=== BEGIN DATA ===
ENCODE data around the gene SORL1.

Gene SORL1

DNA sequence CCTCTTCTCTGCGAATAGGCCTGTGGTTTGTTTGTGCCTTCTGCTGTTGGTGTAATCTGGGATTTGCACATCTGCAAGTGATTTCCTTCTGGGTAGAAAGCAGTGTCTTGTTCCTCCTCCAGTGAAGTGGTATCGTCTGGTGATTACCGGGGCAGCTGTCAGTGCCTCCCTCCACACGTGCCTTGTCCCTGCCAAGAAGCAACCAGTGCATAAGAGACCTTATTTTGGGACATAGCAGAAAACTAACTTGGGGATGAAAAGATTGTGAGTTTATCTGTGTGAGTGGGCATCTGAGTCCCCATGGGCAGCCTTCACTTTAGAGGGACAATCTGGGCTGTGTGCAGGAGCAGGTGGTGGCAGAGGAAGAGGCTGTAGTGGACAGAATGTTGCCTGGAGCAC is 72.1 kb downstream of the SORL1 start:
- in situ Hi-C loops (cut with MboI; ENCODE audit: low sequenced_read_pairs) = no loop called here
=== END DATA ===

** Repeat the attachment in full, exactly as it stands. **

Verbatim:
ENCODE data around the gene SORL1.

Gene SORL1

DNA sequence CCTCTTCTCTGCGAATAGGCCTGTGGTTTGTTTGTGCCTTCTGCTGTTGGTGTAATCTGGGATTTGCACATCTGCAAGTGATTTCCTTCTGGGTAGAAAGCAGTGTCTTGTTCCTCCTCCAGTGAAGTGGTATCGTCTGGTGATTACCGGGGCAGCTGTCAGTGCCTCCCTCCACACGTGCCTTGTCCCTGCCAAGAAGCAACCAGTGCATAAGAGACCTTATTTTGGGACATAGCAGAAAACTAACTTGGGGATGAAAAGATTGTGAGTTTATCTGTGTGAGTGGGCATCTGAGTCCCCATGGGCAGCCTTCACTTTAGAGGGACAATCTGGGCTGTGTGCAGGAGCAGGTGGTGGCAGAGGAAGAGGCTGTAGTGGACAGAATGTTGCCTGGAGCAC is 72.1 kb downstream of the SORL1 start:
- in situ Hi-C loops (cut with MboI; ENCODE audit: low sequenced_read_pairs) = no loop called here